Yoshinori Ohsumi wins Nobel Prize for research on autophagy

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Thursday, October 6, 2016

On Monday, in Stockholm, Japanese cell biologist Yoshinori Ohsumi of Tokyo Institute of Technology won this year's Nobel Prize in the field of physiology or medicine for his research on autophagy. Ohsumi is the 25th Nobel laureate from Japan.

File photo of Yoshinori Ohsumi, 2015.
Image: 大臣官房人事課.

71-year-old Yoshinori Ohsumi studied mechanisms of autophagy — a process in which cells eat parts of themselves and recycle the cell components.

This phenomenon was observed in the 1960s with the discovery of lysosomes, which contain enzymes to digest cell content. For that discovery, Belgian scientist Christian de Duve was subsequently honoured with the 1974 Nobel Prize in the same category. Ohsumi conducted a series of experiments with baker's yeast in the 1990s and identified fifteen genes needed for autophagy.

Ohsumi applied the same mechanism to understand the process in humans. Autophagy is an important phenomenon whose failure through gene mutation may be involved in type 2 diabetes, cancer, and neurological disorders such as Parkinson's disease.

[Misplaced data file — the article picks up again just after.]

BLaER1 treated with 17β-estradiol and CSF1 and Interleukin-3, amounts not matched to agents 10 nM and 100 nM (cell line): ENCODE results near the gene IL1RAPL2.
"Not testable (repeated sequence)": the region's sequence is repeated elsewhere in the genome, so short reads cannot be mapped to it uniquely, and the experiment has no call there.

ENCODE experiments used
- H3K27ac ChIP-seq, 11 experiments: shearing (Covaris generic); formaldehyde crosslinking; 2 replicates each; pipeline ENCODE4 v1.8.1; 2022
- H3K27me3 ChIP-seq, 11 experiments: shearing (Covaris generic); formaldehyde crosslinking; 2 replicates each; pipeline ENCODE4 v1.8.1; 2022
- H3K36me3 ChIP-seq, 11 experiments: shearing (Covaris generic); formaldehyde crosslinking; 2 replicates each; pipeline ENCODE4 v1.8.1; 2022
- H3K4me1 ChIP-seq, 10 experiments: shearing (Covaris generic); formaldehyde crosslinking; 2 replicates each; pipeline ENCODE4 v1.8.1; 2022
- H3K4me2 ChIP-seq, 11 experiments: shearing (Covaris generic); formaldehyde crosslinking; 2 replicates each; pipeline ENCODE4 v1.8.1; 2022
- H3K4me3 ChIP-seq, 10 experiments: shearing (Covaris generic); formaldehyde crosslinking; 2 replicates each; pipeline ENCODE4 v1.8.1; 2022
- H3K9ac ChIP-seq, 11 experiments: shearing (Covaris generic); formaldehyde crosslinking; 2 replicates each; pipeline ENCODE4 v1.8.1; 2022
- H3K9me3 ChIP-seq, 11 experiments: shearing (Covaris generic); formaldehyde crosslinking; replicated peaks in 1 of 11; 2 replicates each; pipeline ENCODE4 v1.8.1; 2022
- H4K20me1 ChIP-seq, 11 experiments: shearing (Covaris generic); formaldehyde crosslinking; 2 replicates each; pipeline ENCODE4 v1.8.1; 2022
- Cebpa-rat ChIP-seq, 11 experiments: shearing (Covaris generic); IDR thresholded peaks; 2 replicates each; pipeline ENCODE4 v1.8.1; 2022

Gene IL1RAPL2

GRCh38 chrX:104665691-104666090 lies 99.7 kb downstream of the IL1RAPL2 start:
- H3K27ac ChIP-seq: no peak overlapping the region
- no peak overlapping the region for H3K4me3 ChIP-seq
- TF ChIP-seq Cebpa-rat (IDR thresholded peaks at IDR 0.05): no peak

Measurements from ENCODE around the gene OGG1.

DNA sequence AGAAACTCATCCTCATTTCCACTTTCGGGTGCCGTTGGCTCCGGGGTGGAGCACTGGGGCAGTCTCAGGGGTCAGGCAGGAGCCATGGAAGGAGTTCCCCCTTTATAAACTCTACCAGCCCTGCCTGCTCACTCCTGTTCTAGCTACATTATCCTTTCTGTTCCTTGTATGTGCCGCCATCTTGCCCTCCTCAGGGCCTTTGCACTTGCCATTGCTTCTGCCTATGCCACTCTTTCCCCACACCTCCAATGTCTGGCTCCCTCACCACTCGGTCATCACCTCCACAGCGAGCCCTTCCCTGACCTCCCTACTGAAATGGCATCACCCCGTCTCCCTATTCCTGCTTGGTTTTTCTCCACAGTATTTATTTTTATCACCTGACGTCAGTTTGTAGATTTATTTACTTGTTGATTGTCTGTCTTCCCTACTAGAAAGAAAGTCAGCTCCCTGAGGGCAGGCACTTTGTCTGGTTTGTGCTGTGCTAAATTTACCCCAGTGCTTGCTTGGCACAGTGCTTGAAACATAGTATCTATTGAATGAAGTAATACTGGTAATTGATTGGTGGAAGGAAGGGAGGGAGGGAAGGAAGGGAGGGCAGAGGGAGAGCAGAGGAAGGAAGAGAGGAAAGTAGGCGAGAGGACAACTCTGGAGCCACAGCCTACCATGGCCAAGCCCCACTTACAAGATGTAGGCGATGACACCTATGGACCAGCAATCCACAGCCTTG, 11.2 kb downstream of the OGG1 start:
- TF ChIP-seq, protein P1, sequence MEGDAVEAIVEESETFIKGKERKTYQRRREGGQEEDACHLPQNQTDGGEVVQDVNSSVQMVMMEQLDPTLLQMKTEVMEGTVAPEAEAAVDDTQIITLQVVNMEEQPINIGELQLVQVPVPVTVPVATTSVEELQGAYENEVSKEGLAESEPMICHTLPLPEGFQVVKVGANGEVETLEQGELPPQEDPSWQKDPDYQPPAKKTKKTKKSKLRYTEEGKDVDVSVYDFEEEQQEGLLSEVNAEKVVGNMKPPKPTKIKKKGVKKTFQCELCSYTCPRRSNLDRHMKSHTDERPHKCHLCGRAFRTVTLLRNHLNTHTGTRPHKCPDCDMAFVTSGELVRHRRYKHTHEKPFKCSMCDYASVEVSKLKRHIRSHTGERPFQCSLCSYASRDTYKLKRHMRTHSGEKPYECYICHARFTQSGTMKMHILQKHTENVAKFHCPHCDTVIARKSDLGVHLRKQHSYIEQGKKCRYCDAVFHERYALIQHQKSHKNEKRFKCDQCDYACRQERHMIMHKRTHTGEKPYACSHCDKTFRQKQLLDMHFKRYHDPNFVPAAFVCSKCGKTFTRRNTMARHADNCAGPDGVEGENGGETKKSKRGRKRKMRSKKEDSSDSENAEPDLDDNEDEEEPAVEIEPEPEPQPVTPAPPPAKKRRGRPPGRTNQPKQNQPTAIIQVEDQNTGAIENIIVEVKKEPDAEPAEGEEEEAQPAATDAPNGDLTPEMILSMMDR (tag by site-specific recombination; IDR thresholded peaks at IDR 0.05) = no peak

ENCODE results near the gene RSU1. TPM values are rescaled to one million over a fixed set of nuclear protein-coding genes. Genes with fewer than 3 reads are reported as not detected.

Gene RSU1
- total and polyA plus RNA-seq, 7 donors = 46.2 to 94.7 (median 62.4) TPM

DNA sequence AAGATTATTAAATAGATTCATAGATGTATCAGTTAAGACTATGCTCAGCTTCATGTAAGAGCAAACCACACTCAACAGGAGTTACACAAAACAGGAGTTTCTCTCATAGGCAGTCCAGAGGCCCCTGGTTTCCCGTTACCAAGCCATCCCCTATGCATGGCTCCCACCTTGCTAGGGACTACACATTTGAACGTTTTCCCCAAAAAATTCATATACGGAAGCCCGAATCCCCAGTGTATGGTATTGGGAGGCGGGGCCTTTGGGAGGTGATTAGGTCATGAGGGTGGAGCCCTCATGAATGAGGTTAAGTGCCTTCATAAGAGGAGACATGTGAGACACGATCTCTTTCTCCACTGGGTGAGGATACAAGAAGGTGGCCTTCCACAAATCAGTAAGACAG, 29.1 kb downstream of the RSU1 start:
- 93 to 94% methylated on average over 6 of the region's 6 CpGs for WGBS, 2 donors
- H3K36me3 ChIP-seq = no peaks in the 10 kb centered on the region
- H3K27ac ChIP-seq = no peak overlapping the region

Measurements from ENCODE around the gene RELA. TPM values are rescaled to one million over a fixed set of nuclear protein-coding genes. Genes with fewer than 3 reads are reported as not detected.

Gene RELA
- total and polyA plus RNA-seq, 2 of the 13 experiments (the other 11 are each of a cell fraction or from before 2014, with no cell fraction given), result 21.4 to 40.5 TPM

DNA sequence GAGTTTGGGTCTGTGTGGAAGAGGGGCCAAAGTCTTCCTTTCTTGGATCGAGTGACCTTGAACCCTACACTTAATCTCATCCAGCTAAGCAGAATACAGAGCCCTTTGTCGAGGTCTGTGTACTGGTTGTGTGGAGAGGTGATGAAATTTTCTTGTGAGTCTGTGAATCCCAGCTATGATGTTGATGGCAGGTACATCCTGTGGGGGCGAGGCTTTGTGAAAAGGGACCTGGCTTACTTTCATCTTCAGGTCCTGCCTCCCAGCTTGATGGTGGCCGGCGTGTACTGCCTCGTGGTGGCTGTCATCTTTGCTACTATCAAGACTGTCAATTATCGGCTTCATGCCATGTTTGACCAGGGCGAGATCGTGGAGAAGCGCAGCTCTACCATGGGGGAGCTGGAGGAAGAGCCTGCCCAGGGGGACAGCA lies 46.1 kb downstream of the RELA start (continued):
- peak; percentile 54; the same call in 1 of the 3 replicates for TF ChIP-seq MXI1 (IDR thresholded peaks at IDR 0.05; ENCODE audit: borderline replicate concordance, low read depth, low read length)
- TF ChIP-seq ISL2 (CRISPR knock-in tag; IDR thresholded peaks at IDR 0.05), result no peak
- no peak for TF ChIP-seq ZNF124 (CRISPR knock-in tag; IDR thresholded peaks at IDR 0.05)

The committee said Ohsumi's discoveries have helped to understand "the fundamental importance of autophagy in many physiological processes, such as in the adaptation to starvation or response to infection."

In remarks to Japanese broadcasting company NHK, Ohsumi said he was honoured to be recognised by the Nobel committee. Japanese Prime Minister Shinzo Abe congratulated Ohsumi and said "The results of [Mr. Osumi's] studies have brought hope to people in the world suffering from intractable diseases like cancer and Parkinson's disease, and the Japanese people can feel very proud" ((zh))Chinese language: ‍(大隅良典)先生的研究成果给世界上苦于癌症及帕金森病等顽症的人们带来了希望,作为日本人感到非常自豪。.

Ohsumi's research also earned him a 2015 Canada Gairdner International Award in March 2015. Ohsumi is to receive 8 million Kronor (¥95 million) in the Nobel awards ceremony scheduled on December 10.